Don Shirley is a lot more famous than he used to be.
No, I haven't started referring to myself in the third person. I'm writing about the late pianist Don Shirley. His renown is rapidly swelling, thanks to "Green Book," the movie that dramatizes a tour that the black Shirley and his initially racist white chauffeur took through the South in 1962.
"Green Book" (right) seems to be an audience-pleaser as well as an Oscar contender. But it has received some criticism for not being totally woke from a 2019 racial perspective. For example, the leading character is the chauffeur (Viggo Mortensen, nominated for the leading-actor Oscar), not Shirley (Mahershala Ali, a likelier Oscar winner, but in the supporting-actor category). Others have cited purported historical inaccuracies.
The movie has its African-American defenders. One of the most eloquent is Kareem Abdul-Jabbar. In an essay on "Green Book" in the Hollywood Reporter, he wrote that "unless they're making a documentary, filmmakers are history's interpreters, not its chroniclers. Green Book interprets the sea of historical events to reveal a truth relevant to today: Resist those who would tell you to know your place."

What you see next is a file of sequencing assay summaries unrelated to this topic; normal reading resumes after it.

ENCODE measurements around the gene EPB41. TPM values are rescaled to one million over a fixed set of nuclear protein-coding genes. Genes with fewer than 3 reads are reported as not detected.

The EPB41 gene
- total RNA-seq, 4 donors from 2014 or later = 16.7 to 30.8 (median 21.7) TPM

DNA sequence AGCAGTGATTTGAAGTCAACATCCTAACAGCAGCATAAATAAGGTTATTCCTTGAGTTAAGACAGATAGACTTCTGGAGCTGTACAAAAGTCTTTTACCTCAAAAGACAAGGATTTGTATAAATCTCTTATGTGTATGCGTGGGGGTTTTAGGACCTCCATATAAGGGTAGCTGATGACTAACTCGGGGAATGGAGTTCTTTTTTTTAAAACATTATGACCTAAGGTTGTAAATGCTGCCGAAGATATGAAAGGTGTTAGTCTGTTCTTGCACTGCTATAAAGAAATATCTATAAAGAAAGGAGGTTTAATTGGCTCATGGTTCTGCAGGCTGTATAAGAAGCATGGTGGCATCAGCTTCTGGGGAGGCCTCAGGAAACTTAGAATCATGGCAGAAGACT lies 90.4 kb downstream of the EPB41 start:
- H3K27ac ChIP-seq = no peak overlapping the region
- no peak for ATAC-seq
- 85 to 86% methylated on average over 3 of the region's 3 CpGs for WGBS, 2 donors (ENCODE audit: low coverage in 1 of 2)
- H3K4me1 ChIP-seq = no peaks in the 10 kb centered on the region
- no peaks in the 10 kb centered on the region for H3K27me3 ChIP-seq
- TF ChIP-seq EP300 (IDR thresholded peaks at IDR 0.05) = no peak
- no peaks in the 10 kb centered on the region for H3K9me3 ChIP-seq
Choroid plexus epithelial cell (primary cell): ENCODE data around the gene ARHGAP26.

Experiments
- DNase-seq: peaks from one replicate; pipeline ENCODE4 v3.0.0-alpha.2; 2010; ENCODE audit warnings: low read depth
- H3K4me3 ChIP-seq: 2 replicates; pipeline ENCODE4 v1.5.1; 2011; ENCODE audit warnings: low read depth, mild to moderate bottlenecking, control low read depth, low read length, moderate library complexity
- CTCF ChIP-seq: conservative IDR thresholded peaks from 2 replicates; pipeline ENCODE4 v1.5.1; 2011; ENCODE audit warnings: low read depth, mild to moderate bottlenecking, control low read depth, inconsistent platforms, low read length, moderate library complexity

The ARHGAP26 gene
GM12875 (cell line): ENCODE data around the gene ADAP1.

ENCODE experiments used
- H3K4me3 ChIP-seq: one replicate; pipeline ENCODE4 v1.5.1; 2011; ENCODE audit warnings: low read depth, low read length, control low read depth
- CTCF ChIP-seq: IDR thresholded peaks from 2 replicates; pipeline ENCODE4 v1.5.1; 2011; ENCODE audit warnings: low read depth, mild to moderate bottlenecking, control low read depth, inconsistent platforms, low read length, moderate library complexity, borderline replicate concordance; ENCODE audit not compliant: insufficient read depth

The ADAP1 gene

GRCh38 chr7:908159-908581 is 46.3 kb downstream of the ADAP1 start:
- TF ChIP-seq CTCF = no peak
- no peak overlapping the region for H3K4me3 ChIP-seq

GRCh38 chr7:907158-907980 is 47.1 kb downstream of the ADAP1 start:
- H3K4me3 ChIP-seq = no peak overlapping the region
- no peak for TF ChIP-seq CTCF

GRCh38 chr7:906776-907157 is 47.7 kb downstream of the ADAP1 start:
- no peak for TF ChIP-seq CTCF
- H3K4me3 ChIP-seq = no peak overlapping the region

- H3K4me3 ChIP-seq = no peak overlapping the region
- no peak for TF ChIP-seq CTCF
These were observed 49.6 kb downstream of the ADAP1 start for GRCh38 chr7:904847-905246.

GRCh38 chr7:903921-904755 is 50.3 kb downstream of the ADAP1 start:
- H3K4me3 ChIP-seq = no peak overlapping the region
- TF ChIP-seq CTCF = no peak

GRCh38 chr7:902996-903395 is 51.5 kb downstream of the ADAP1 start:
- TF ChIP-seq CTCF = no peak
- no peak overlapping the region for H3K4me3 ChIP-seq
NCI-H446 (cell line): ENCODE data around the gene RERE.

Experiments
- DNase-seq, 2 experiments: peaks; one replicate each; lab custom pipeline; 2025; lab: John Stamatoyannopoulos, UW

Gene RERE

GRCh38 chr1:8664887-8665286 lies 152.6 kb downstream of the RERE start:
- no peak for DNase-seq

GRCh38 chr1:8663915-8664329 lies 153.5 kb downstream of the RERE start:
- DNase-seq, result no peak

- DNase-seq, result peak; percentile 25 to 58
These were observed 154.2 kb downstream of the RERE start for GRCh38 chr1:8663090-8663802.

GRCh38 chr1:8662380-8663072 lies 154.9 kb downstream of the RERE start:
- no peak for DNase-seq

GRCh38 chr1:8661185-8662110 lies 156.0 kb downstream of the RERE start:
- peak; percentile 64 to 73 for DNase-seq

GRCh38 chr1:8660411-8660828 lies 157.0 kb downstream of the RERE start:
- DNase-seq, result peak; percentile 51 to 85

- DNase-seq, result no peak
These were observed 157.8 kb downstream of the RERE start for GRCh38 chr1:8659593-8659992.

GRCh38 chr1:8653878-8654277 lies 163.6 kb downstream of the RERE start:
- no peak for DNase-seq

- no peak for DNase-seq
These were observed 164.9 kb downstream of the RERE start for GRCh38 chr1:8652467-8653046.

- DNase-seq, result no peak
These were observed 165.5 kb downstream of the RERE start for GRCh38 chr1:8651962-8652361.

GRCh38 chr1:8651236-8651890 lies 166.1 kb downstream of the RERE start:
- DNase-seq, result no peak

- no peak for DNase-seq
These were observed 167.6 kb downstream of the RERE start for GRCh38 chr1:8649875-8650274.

Abdul-Jabbar could have designated artists in general, not just "filmmakers." as "history's interpreters, not its chroniclers." The current Exhibit A for this in LA-area theater is "Ragtime," at the Pasadena Playhouse. This 1996 musical is an adaptation of E.L. Doctorow's novel — in other words, most of its characters are fictional. Yet it masterfully interweaves many different strands of American history and culture in the first years of the 20th century into one powerfully cohesive narrative.
Most of the credit for that achievement belongs to librettist Terrence McNally, lyricist Lynn Ahrens and composer Stephen Flaherty. Veteran theatergoers in Los Angeles, which hosted the US premiere of "Ragtime" in 1997 at the late Shubert Theatre, should be at least somewhat familiar with the "Ragtime" contributions of Doctorow, McNally, Ahrens and Flaherty.